Good Trouble


Editor’s note: This is our second essay from Mara Eve Robbins. You can read the first, “Outrage Fatigue,”
here. We’re pleased to offer our readers her unique, blessedly subversive insider’s view of fighting those who put profit over life and the land and water that sustains it.

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By Mara Eve Robbins

There’s a petition brewing. 

It’s likely going to be directed towards the typical hierarchy of decision makers: Governor, Attorney General, Departments of Environmental Quality or Protection, Advisory Boards, the Army Corps of Engineers and such-like. 

This is the way these kinds of things are done.

Six years worth of puzzle pieces primarily related to the ways in which our agencies and leaders have failed us regarding the Mountain Valley Pipeline (MVP), a dangerous 42-inch high pressure fracked gas transmission pipeline. I’m building a new case when the old cases tend to repeat themselves, creating a particular type of cognitive dissonance that can often lead to cynicism. 

I tell myself I’m just jaded, that as long as we have people willing to live in trees for over 2 ½ years I refuse to indulge in cynicism. 

Gazing at the jade tree on the kitchen windowsill, I remind myself that it’s a lot more difficult to write a petition when you’re living in a tree or providing ground support for tree people. 

I told myself I was giving up this kind of thing back in late 2017, when the Virginia Department of Environmental Quality (VADEQ) approved the 401 water quality certifications. 

I told myself I was giving this kind of thing up in late 2018/early 2019, when the State Water Control Board (SWCB) said they would revisit the revocation process for the permits in December and let us spin our wheels for over two months thinking we’d finally made a viable case and instead being subject to yet another legal explanation from well-trained lawyers who knew exactly what to say in precisely the right legalese to legitimize yet another stab in the proverbial heart of the movement. 

I told myself I was giving up this kind of thing.


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Robbins with Easement flag: Credit: Dave Perry

It’s exhausting, discouraging and perhaps less productive — or disruptive — than creating good trouble. It encourages “clicktivism” which is ultimately necessary — especially in the current pandemic world — but with virtual participation so crucial it also amplifies the necessity to make our demands viable, accurate and achievable while not falling for the trap of political feasibility. 

There’s another cup of coffee brewing. 

We have five ways to do it in our household: 

  • Pour-over 
  • French press 
  • Italian percolator 
  • Classic Mr. Coffee automatic drip
  • Espresso maker that pretty much stays stuffed in the back of a cabinet. 

I need another cup of coffee in order to keep showing up for this task.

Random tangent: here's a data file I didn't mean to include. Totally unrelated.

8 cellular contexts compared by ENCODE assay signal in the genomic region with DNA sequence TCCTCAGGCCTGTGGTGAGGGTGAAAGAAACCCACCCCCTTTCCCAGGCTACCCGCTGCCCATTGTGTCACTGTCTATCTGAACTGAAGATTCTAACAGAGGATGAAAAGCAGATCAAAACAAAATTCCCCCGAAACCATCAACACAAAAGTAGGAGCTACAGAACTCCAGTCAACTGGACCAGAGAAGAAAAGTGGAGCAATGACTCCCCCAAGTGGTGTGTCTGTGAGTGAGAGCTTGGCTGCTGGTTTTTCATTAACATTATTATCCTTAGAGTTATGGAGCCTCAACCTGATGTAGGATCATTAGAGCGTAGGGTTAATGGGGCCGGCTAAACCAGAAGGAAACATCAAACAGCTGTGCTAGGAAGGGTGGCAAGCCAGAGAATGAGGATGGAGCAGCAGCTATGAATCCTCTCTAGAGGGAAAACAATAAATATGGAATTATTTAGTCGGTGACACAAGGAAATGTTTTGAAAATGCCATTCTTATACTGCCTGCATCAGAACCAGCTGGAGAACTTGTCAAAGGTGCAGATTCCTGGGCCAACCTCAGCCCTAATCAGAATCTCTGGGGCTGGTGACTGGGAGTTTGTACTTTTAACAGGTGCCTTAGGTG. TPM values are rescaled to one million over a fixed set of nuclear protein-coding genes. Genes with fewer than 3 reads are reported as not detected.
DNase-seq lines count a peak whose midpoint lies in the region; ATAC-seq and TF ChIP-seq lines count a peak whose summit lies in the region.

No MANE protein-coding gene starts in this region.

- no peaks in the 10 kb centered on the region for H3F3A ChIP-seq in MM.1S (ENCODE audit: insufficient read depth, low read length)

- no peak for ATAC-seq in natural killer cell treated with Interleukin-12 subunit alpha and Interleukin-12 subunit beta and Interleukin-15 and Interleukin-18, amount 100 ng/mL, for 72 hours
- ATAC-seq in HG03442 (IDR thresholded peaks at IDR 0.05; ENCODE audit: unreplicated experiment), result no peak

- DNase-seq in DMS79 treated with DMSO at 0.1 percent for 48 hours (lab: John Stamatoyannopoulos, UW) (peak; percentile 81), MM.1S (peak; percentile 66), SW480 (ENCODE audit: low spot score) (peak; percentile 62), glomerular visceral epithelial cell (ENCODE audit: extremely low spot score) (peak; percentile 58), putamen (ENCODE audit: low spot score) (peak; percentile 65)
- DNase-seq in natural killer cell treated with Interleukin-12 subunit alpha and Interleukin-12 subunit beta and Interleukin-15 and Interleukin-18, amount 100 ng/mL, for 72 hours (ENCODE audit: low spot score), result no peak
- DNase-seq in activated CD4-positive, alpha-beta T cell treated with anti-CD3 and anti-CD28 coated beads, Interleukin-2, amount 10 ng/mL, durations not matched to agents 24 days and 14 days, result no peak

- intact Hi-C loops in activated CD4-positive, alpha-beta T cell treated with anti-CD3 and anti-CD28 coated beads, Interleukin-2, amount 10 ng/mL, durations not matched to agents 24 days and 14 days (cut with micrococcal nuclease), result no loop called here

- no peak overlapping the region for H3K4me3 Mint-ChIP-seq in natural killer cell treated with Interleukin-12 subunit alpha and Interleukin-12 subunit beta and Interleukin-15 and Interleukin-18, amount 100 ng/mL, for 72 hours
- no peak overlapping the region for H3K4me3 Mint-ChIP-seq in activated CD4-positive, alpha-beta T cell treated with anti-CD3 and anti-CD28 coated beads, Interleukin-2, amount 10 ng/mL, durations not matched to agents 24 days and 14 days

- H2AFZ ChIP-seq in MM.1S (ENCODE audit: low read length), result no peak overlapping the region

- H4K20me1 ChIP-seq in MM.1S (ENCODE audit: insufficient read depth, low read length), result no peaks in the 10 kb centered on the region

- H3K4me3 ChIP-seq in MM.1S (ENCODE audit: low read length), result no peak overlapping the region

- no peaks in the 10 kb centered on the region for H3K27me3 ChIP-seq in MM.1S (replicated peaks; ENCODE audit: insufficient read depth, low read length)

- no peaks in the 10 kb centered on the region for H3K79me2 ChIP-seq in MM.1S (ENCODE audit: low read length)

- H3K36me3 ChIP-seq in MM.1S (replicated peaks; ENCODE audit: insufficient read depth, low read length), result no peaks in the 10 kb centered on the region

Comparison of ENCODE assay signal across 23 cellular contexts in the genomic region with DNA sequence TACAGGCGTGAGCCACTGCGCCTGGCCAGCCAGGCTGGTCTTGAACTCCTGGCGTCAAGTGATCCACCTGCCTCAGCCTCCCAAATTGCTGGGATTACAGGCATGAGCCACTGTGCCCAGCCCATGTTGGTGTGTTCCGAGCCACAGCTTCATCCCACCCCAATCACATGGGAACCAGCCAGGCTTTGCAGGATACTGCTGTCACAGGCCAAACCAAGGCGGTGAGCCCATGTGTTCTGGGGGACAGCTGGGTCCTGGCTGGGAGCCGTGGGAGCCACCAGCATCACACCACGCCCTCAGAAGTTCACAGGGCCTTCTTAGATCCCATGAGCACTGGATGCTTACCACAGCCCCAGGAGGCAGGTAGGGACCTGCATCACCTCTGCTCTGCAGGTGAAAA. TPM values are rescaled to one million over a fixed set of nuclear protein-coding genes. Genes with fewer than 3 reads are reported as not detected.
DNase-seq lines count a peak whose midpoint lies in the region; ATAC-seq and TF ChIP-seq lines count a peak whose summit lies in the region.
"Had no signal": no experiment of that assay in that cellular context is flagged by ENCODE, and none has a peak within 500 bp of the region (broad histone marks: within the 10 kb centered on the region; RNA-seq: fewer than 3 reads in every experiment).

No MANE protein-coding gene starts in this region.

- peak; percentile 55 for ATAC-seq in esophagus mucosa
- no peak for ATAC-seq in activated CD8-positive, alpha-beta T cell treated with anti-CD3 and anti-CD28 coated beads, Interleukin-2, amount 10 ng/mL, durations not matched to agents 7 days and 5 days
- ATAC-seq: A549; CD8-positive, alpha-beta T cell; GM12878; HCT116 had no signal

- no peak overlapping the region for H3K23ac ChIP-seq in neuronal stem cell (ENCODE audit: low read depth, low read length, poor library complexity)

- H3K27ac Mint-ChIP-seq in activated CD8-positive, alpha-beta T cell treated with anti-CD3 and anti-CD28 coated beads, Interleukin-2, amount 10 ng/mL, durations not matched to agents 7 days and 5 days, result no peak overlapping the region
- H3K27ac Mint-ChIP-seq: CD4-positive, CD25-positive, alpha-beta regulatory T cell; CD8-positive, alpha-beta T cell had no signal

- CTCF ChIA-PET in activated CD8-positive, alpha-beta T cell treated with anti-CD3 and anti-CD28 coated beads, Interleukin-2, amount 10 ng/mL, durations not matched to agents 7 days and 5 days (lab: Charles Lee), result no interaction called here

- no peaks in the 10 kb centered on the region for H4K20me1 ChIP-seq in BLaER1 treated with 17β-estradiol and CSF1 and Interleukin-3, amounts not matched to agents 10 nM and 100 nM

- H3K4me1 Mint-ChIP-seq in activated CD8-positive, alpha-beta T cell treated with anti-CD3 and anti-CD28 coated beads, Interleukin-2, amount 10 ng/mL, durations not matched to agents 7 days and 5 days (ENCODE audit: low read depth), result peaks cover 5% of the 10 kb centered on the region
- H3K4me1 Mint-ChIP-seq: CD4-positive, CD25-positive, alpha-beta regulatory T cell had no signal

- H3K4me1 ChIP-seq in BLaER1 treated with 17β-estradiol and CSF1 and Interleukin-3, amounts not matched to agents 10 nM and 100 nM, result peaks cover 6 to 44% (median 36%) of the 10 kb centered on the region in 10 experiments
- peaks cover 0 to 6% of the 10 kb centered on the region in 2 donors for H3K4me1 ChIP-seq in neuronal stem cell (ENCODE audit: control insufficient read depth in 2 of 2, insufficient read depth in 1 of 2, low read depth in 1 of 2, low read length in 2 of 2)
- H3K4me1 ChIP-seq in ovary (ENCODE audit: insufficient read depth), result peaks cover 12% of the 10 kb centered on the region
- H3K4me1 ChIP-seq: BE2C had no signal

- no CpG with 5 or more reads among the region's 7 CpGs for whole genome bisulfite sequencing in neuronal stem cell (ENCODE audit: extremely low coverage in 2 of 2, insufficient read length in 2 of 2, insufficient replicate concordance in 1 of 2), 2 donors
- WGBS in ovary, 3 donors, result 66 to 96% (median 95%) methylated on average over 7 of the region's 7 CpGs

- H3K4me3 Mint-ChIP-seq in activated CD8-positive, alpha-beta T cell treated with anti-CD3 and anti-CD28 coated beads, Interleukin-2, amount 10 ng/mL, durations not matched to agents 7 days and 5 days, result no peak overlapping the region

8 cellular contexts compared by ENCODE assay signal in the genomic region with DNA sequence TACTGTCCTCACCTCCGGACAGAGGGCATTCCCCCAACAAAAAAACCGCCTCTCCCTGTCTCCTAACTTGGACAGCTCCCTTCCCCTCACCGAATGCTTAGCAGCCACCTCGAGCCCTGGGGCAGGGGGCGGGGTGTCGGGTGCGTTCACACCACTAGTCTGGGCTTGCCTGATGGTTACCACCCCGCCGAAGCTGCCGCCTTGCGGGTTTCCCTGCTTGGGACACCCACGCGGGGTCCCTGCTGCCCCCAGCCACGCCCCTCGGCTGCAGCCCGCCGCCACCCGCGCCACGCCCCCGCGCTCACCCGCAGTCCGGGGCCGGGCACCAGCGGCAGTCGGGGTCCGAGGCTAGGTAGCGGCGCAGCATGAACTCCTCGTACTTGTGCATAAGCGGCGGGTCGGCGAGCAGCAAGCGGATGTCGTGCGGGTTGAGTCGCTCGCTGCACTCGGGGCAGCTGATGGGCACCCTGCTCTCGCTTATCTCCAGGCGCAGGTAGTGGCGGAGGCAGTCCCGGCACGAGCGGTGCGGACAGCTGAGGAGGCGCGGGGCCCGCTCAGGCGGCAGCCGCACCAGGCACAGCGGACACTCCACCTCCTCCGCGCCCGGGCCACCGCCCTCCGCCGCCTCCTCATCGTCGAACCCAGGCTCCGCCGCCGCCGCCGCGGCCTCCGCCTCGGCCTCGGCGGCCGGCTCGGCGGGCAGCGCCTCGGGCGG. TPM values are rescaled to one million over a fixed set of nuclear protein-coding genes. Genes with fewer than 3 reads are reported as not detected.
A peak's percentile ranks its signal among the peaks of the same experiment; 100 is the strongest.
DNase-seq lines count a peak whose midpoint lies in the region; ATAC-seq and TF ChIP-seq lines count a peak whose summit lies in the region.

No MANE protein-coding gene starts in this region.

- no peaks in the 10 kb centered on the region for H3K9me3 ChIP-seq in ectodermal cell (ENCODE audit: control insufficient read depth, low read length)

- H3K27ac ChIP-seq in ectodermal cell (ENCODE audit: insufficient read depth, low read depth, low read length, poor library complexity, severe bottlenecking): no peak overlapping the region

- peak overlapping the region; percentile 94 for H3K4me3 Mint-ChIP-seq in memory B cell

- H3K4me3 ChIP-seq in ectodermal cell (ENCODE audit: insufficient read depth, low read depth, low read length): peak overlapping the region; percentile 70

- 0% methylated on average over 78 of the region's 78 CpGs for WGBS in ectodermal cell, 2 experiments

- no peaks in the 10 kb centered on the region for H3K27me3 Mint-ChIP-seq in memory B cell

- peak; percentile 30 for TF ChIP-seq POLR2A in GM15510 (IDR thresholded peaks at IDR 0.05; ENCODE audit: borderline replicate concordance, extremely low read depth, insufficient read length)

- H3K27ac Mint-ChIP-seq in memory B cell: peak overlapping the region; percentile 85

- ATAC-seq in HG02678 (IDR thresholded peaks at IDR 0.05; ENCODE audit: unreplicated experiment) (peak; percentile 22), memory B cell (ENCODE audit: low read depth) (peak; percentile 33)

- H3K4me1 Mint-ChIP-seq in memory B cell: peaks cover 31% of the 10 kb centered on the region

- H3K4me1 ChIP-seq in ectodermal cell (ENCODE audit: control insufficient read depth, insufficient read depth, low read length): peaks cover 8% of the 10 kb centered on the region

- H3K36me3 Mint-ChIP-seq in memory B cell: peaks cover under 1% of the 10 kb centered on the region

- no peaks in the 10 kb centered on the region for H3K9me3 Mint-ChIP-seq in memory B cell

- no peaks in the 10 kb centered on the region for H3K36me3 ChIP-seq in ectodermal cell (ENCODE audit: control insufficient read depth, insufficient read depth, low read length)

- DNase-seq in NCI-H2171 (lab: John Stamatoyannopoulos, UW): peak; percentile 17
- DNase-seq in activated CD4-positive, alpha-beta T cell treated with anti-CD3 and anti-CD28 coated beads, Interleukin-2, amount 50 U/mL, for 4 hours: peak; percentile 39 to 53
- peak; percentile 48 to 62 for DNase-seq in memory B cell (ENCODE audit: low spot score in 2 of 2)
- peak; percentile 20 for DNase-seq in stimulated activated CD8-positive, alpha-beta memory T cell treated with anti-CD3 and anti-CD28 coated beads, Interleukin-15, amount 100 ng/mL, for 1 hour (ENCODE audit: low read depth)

There’s a petition brewing. The water is hot. I’m pouring it over the grounds. Whether the grounds are viable, stale or effective may help me go back to the keyboard energized or at least caffeinated. My heart’s in that hot water, though. Troubled. Simmering a bitter brew. 

My favorite part of this petition, at the moment, is how on March 16, 2018, Gov. Northam announced additional powers to expand the Commonwealth’s ability to protect clean water, stating: “From the Blue Ridge Mountains to the Chesapeake Bay, and all the rivers and streams in between, our water quality is of paramount importance to our health and our economy and I will protect it as long as I am Governor.” VADEQ Director David Paylor promised “we will use these tools to exercise rigorous enforcement to ensure our water is protected and our natural areas are preserved.” 

I like that part because I wish it were true. It’s not. It’s spin. Public relations. What “they” want us to believe. Instead, profit is of paramount importance and protection of petro-colonization is most of what I’ve noted about our “climate leader” governor’s approach to “leadership” in regards to our water, climate or rural communities. At least the VADEQ admits that its purpose is to permit pollution and they don’t even bother calling themselves a Department of Protection (DEP). Protection? Rigorous enforcement? Of what? Of the fines that are not a drop in the billion-dollar-bucket of fossil fuel? All I’ve seen reliably enforced are things like 24-hour surveillance of people living in trees to stop what the politicians and regulators won’t stop. 

This petition was brewed up with collaboration from three states: North Carolina, Virginia and West Virginia. North Carolina’s DEQ recently denied the 401 water permits in their state. Prompted by a North Carolina Riverkeeper who is fighting the MVP’s Southgate Extension wanted to demonstrate solidarity, I jumped on board and sought wise counsel from several friends who are indigenous women and excellent organizers. I asked my favorite radical lawyers for some badass advice and researched politicians who had assisted us in the past. I consulted with some citizen scientist water protectors from Pennsylvania and talked to a geologist who specializes in caves and karst before deciding that the karst argument, though relevant, was not focused keenly enough on the NC DEQ decision. 

Cognitive dissonance can often lead to cynicism. 

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I tell myself I’m just jaded, that as long as we have people willing to point out the truth, at least we know? We know so much. But what can we DO about it? Other than climb up into the trees marked to be murdered so that they will survive? 

There’s a petition brewing. 

It’s homespun, like wool sheared from the alpacas that live on a farm in the pipeline’s path of destruction. It’s grassroots, flung into the air from the ground up rather than being dictated from the top down. And it’s honest. Which is more than I can say for most of what we are “supposed” to obey, believe or honor.